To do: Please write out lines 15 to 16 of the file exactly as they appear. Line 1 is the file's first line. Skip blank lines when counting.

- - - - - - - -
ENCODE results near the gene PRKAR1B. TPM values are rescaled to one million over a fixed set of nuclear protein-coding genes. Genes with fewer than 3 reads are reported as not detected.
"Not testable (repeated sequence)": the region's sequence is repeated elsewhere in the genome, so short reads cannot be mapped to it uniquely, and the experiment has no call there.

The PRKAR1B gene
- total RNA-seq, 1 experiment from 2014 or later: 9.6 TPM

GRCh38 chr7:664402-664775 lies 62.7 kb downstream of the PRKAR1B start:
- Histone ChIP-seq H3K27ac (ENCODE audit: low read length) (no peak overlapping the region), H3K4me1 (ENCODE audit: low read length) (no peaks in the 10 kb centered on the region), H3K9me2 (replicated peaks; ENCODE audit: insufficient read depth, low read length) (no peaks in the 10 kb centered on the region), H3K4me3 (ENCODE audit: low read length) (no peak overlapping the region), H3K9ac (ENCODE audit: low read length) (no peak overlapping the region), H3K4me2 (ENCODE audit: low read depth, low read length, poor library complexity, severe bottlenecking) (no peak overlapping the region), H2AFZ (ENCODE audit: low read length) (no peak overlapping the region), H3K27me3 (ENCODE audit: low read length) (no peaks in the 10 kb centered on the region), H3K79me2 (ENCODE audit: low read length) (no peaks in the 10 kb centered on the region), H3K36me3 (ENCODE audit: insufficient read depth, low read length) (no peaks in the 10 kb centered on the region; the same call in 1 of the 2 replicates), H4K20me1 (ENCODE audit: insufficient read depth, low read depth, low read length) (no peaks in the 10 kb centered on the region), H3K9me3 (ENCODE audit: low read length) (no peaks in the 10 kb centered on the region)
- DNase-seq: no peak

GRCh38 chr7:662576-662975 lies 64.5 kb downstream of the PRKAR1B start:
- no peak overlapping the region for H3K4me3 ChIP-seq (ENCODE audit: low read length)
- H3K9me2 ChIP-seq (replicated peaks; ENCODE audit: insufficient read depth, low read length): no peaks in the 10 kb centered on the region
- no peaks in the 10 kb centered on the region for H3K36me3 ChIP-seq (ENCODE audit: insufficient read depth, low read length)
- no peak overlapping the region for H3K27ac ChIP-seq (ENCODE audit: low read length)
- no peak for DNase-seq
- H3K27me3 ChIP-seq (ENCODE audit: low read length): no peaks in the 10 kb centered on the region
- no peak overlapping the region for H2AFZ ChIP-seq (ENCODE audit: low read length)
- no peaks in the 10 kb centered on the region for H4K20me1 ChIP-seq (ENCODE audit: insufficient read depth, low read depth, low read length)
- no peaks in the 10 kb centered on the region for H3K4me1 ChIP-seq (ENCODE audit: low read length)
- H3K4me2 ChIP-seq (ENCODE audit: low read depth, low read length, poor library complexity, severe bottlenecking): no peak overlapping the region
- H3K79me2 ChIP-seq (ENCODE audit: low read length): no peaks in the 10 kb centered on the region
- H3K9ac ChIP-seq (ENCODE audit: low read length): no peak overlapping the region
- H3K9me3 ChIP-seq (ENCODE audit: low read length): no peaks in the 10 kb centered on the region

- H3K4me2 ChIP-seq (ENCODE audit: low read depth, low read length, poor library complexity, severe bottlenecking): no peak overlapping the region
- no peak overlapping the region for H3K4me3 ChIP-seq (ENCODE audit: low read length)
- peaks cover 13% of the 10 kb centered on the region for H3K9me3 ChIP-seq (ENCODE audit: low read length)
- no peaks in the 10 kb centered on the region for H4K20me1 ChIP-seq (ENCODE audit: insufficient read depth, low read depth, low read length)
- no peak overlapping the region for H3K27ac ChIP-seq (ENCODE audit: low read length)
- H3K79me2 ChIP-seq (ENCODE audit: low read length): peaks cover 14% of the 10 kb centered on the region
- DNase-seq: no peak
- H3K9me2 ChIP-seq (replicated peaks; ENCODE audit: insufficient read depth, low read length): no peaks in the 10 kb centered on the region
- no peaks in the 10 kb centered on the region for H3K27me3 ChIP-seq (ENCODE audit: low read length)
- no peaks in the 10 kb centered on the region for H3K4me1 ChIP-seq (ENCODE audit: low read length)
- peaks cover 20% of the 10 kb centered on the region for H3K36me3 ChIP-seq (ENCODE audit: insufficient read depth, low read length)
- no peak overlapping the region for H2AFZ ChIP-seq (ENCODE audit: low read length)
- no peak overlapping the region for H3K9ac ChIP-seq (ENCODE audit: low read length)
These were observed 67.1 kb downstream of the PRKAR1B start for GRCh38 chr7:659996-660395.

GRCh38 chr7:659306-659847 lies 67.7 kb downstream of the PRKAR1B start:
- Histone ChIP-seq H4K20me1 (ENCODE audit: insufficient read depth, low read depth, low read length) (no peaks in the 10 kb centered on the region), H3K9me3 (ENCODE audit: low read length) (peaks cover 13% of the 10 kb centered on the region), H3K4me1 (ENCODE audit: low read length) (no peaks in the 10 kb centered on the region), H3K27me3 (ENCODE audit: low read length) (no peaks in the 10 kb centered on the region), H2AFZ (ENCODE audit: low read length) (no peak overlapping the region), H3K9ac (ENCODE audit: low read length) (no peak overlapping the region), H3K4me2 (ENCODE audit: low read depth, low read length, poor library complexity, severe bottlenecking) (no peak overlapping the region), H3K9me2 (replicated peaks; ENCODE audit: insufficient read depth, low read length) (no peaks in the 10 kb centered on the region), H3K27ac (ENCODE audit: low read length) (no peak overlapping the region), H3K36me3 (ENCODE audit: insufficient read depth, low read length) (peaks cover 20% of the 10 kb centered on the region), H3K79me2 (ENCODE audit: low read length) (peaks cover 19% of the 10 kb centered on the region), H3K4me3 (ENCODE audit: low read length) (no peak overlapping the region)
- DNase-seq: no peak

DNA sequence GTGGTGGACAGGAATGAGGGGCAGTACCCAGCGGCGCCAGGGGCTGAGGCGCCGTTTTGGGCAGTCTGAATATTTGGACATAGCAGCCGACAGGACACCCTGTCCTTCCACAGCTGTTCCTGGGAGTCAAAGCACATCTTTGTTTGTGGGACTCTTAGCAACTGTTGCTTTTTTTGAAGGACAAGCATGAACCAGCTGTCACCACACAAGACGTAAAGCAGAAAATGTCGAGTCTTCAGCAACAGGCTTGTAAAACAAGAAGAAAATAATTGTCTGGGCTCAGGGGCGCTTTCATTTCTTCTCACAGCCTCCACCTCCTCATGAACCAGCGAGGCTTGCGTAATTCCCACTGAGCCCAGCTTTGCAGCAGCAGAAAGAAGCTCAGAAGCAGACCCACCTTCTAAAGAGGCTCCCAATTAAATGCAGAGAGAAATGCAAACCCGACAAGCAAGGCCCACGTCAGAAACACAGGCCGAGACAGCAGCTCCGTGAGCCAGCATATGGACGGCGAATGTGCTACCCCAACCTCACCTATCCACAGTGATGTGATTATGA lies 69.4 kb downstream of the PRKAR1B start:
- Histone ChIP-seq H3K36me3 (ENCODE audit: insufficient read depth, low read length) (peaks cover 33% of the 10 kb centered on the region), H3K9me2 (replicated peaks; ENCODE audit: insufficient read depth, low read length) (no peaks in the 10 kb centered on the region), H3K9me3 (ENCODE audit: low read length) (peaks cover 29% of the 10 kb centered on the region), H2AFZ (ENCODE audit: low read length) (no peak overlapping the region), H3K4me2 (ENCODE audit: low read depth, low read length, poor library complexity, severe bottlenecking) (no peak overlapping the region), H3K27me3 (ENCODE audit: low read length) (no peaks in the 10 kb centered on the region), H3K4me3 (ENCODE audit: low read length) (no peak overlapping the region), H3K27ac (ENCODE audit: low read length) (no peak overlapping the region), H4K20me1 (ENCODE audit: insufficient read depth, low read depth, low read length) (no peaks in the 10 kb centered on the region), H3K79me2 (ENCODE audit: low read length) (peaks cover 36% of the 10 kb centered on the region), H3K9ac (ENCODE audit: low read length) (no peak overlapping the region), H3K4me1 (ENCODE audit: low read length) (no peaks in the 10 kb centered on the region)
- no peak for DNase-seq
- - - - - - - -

- no peak overlapping the region for H2AFZ ChIP-seq (ENCODE audit: low read length)
- no peaks in the 10 kb centered on the region for H4K20me1 ChIP-seq (ENCODE audit: insufficient read depth, low read depth, low read length)